Google acquired the Frommer’s from Wiley and Sons in August 2012 for a reported $23 million. Around 8 months later, Google decided to sell the brand back to the founder of the company, Arthur Frommer. Google did not provide a reason for why they sold it back, but did say the content from Frommers has been integrated into Google+ Local and other Google services. Google will also license travel content from Frommer’s.
“Starting this autumn, we plan to publish some 40 titles, 20 of which will be available digitally and in print, and the other half available only in print,” said Arthur Frommer in an interview. “All will contain the judgments and recommendations of some of the best travel writers in the world.”
Arthur Frommer founded the Frommer’s guidebook series of books in 1957 with one of the first publications called “Europe on $5 a Day.” He will also operate the Frommer’s website, which has a travel blog. Arthur Frommer will be joined by his daughter Pauline Frommer. Pauline edited a series of guidebooks for John Wiley & Sons Inc. before this news.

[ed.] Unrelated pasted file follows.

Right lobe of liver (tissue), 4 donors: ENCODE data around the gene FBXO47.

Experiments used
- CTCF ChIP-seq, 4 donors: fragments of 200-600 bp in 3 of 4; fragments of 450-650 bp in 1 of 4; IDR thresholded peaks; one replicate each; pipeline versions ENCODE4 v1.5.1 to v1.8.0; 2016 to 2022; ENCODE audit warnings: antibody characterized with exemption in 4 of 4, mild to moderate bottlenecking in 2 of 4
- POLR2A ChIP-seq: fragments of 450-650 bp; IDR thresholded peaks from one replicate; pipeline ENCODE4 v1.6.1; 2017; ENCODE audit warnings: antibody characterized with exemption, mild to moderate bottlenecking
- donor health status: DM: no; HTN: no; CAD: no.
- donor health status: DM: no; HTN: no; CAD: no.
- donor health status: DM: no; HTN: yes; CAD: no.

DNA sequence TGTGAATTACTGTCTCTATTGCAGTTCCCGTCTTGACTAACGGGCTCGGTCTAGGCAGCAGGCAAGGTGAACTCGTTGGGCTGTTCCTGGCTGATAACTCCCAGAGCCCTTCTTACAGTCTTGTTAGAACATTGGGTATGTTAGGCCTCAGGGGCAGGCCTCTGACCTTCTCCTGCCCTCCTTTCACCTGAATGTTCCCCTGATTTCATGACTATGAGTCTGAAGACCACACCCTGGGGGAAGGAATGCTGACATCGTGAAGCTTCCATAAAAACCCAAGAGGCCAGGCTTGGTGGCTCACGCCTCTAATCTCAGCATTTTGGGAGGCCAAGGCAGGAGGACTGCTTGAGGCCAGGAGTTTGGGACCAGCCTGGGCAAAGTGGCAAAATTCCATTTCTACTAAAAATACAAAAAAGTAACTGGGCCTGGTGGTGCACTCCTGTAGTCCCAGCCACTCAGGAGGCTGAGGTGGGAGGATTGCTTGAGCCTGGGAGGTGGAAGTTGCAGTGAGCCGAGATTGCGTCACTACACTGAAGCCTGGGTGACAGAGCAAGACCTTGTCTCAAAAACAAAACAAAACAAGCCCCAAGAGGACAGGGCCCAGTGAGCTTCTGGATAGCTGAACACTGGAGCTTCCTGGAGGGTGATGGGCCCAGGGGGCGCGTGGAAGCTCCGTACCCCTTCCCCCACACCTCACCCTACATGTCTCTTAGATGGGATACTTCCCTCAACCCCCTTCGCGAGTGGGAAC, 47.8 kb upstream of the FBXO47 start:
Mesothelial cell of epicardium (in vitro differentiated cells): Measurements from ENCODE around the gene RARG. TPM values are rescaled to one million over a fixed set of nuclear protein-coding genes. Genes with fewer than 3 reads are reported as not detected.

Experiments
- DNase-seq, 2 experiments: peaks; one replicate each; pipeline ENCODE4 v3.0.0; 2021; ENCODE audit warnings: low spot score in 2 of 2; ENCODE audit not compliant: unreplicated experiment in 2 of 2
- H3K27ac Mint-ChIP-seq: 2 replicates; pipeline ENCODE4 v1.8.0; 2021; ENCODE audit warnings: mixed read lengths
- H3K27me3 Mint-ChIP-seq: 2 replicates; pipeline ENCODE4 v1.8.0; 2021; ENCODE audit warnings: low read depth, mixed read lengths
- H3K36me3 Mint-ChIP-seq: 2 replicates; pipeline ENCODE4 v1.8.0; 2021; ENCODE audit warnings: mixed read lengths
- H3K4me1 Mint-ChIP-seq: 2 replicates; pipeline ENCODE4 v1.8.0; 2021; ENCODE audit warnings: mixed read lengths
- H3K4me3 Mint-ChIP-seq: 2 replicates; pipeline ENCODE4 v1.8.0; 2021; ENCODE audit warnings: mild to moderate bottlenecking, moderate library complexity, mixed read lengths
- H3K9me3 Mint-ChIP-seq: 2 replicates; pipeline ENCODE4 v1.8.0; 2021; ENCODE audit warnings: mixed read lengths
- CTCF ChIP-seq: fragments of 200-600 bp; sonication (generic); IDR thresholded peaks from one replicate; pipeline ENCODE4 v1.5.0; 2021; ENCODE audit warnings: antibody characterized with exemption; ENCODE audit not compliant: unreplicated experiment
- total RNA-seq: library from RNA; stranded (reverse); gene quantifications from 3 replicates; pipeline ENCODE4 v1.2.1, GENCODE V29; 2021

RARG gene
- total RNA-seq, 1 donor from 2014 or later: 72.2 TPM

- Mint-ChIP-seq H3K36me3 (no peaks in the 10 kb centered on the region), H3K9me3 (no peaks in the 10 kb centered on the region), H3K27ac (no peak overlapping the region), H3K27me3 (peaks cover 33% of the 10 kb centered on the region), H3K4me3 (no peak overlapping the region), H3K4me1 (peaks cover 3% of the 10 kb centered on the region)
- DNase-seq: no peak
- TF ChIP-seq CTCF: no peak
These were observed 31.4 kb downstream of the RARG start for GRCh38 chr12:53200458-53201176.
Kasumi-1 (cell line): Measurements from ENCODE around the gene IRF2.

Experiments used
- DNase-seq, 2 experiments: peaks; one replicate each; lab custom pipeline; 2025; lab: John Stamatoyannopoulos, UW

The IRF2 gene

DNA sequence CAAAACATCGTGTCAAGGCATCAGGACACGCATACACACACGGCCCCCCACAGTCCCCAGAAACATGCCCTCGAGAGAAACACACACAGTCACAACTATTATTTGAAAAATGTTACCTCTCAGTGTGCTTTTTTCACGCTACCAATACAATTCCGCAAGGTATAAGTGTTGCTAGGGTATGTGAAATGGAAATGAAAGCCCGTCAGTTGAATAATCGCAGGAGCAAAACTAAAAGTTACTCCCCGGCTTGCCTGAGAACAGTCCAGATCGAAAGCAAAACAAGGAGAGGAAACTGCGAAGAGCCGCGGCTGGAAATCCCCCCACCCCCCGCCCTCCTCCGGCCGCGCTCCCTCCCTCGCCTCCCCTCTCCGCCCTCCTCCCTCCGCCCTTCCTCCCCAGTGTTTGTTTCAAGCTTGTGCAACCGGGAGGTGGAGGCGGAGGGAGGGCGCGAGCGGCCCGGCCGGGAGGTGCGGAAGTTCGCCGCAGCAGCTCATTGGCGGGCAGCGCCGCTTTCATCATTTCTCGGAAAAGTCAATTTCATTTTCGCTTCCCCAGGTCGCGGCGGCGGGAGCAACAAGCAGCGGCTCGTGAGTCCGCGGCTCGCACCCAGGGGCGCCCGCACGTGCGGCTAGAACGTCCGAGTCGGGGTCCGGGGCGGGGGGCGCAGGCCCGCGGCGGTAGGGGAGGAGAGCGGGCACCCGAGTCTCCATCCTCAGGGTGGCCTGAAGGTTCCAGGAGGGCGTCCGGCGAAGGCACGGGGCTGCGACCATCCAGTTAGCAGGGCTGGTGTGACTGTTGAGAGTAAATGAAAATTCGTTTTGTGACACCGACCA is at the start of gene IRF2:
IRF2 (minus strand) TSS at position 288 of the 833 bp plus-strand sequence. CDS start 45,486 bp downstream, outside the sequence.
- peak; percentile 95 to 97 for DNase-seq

Ever since travel and review websites like TripAdvisor and Yelp grew in popularity, sales of travel guide books have been hurt badly. For example, BBC sold the Lonely Planet travel guides division to NC2Media for 60% less than the total purchase price.
However Arthur Frommer believes that there is still a significant market for travel guides online and offline. Frommer’s takes price in their experienced writers and travel experts.
When Google acquired Frommer’s, they planned to integrate it with Zagat. Google bought Zagat in 2011 to integrate posts about restaurants and other businesses into Google’s local search.